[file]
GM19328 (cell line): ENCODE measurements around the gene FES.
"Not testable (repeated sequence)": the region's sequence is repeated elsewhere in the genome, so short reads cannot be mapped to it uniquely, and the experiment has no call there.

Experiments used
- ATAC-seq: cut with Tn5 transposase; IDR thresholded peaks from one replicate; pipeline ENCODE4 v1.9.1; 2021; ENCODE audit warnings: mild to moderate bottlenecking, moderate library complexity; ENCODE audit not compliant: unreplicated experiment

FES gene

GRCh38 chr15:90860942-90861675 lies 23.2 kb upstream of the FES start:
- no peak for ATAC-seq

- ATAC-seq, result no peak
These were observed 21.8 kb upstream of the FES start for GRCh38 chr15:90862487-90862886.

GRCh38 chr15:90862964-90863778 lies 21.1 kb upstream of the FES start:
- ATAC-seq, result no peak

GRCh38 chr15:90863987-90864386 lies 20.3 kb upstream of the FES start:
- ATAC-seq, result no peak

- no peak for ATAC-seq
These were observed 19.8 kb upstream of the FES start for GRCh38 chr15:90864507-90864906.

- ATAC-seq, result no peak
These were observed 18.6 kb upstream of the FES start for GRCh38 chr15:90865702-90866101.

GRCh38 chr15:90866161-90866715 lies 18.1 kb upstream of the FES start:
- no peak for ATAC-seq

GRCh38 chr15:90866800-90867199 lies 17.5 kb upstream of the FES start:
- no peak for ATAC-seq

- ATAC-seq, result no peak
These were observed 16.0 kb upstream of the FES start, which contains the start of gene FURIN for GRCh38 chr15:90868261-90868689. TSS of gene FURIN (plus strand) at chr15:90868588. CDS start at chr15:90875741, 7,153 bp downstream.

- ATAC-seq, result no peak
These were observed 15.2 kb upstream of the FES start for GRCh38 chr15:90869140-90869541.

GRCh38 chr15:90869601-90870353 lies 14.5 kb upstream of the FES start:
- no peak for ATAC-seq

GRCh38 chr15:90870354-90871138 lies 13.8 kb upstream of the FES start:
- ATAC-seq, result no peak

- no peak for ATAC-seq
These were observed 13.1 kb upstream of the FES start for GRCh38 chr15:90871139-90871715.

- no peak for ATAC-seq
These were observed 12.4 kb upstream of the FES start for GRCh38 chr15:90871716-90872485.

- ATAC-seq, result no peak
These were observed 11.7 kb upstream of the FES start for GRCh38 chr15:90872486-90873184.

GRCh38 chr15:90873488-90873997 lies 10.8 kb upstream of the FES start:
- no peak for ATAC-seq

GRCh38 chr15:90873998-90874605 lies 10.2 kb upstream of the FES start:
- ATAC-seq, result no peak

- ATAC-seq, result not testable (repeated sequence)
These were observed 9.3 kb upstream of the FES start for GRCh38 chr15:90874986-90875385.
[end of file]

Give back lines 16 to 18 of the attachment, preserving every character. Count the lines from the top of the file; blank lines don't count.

- ATAC-seq, result no peak
These were observed 18.6 kb upstream of the FES start for GRCh38 chr15:90865702-90866101.

GRCh38 chr15:90866161-90866715 lies 18.1 kb upstream of the FES start: